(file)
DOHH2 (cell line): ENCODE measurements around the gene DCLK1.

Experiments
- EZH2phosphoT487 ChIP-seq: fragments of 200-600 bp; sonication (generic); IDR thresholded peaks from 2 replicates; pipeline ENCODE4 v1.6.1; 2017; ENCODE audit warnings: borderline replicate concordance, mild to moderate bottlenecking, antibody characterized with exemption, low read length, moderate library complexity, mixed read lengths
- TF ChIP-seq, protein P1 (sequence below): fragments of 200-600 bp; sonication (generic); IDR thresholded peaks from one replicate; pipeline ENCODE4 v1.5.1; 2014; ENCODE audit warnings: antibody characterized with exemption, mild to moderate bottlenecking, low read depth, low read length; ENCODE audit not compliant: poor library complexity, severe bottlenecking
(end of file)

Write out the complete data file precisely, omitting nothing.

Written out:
DOHH2 (cell line): ENCODE measurements around the gene DCLK1.

Experiments
- EZH2phosphoT487 ChIP-seq: fragments of 200-600 bp; sonication (generic); IDR thresholded peaks from 2 replicates; pipeline ENCODE4 v1.6.1; 2017; ENCODE audit warnings: borderline replicate concordance, mild to moderate bottlenecking, antibody characterized with exemption, low read length, moderate library complexity, mixed read lengths
- TF ChIP-seq, protein P1 (sequence below): fragments of 200-600 bp; sonication (generic); IDR thresholded peaks from one replicate; pipeline ENCODE4 v1.5.1; 2014; ENCODE audit warnings: antibody characterized with exemption, mild to moderate bottlenecking, low read depth, low read length; ENCODE audit not compliant: poor library complexity, severe bottlenecking